Vocabulary of dual ecologies

Kuzuoka, H., Kosaka, J., Yamazaki, K., Suga, Y., Yamazaki, A., Luff, P. & Heath, C. (2004). Mediating Dual Ecologies, Proceedings of CSCW 2004, Chicago, 8th – 10th November 477-486. In this article about using robots as a communication medium/surrogate device to convey information between people located in different places, there is a pertinent discussion about "dual ecologies. Some excerpts:

"When people communicate via video-mediated communication systems, however, the relationship between space, gesture, and speech can become fragmented and gestures become relatively ineffective. For example, an individual may try to point to an object that is physically located within the remote environment by gesturing at their screen. The remote participant, however, is unable to connect the gesture as it appears on their monitor with the actual object in their environment and may not be able to make sense of what is being referred to (...) the use of a remote-controlled robot as a device to support communication involves two distinct ecologies: an ecology at the remote (instructor's) site and an ecology at the operator's (robot) site. "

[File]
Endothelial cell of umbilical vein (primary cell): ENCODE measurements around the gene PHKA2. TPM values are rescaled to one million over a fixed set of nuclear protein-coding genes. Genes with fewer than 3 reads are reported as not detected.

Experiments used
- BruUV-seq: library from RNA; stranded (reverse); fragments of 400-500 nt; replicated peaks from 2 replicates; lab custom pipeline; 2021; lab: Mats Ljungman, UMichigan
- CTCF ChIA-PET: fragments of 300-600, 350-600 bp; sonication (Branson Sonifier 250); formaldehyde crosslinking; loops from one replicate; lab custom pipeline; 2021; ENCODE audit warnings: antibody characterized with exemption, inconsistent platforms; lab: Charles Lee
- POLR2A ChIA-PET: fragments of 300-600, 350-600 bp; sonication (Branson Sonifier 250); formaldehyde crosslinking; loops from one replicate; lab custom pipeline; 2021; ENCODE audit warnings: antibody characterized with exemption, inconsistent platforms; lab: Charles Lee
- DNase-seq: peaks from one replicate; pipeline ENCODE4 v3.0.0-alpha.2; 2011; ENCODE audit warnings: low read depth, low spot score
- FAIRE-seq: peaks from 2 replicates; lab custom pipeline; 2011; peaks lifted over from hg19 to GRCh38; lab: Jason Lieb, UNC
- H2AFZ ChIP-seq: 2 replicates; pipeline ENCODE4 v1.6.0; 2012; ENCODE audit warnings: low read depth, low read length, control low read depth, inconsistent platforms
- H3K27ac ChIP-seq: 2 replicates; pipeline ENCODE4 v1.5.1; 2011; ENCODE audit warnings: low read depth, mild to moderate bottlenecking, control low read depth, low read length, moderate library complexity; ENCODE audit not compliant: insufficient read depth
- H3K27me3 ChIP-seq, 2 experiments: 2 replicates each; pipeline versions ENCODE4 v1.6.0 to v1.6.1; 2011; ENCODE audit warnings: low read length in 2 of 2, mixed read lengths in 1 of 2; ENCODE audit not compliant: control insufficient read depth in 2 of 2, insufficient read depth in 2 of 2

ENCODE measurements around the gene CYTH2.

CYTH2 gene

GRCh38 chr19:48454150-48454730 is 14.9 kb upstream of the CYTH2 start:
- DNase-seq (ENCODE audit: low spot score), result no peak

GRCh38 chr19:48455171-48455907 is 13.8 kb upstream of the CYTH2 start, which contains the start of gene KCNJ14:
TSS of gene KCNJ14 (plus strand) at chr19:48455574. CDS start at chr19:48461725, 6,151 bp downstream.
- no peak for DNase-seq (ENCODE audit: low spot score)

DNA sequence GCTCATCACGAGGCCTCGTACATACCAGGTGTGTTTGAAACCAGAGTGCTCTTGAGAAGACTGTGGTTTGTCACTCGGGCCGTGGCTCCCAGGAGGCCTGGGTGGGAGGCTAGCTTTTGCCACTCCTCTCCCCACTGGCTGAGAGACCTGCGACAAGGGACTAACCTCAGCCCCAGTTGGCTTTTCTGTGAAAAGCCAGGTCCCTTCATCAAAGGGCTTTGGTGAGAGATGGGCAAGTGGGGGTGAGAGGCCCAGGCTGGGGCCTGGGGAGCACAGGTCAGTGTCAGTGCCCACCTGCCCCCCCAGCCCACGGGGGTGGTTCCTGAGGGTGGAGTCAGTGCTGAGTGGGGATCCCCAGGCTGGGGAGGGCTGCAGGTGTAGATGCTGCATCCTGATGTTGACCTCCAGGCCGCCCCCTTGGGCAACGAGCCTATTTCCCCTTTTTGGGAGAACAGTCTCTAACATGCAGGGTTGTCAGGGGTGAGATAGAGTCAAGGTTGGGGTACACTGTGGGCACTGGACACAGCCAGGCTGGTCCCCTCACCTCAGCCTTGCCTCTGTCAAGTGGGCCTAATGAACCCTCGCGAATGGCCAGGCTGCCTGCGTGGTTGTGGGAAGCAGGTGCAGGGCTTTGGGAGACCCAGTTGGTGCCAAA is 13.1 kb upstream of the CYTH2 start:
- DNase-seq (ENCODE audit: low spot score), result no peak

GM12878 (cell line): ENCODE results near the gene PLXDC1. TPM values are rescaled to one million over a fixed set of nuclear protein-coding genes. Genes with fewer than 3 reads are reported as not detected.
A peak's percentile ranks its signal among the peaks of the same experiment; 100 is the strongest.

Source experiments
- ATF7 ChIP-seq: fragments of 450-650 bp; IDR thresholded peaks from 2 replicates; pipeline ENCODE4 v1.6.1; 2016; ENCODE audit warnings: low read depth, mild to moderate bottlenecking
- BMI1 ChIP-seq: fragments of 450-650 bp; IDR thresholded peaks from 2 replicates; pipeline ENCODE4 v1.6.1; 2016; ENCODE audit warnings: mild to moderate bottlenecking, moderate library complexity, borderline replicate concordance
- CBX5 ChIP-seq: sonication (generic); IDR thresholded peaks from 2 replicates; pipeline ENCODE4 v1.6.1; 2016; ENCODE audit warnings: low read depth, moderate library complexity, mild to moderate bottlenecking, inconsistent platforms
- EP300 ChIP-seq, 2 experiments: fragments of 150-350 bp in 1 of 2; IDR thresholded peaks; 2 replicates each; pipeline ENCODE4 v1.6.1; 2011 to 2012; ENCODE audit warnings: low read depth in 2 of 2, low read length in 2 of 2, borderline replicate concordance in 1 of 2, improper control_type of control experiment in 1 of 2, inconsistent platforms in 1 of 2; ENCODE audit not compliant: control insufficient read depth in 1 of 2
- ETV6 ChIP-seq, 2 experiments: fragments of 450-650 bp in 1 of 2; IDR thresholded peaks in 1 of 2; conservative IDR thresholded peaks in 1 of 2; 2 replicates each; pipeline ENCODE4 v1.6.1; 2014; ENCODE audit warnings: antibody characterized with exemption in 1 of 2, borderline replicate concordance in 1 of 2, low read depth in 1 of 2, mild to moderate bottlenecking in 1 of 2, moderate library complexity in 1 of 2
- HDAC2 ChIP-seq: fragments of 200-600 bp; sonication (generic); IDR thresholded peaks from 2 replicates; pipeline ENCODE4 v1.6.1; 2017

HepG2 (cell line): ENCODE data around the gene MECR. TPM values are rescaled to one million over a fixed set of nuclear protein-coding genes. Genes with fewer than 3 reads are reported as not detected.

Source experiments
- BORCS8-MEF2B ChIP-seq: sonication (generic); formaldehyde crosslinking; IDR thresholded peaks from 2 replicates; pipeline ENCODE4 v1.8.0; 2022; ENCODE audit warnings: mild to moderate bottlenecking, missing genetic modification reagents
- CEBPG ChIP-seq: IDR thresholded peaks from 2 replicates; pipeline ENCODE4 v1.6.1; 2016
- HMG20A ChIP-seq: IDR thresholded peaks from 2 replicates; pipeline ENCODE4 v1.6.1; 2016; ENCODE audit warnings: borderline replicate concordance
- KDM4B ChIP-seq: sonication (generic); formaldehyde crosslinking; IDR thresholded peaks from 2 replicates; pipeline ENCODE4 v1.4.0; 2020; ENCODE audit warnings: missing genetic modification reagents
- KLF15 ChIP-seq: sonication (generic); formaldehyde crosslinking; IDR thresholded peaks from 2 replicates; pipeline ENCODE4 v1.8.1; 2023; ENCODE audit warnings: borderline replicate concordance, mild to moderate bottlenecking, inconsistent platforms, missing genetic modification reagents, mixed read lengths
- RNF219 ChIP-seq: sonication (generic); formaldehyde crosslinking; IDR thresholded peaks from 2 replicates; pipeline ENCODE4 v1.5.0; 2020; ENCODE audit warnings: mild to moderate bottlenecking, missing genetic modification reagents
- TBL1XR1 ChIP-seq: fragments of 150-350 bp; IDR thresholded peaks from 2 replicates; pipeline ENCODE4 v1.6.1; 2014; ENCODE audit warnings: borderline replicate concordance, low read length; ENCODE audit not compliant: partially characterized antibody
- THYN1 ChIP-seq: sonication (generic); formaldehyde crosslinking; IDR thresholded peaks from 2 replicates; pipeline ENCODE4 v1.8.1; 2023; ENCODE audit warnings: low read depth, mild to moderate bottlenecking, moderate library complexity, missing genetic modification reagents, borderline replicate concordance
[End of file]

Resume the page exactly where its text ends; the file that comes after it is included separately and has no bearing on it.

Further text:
Why do I blog this? I am less interested in the robotic aspects and how it supports mediated communication than in the vocabulary employed here about "dual ecologies" (very well connected to the discourse about "hybrid ecologies"), proximate/distal activities (ecology of the remote/ecology of the operator). This is of interest for my new project about the hybridized spaces. There does not seem to be a clear consensus on terms and how to express this different spaces that are fusing/merging.